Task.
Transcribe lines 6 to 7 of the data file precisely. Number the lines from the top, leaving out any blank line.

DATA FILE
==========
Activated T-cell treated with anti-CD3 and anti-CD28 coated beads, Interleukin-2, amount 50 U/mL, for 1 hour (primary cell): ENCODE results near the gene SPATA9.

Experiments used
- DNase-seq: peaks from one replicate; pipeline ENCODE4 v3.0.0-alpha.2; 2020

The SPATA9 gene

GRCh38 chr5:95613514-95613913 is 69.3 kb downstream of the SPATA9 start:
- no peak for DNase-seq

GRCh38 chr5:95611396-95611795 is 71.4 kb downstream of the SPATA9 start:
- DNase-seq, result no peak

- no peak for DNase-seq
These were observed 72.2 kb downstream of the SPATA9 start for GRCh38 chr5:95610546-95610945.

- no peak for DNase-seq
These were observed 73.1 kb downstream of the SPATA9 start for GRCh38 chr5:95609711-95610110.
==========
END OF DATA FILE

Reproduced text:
- no peak for DNase-seq

GRCh38 chr5:95611396-95611795 is 71.4 kb downstream of the SPATA9 start: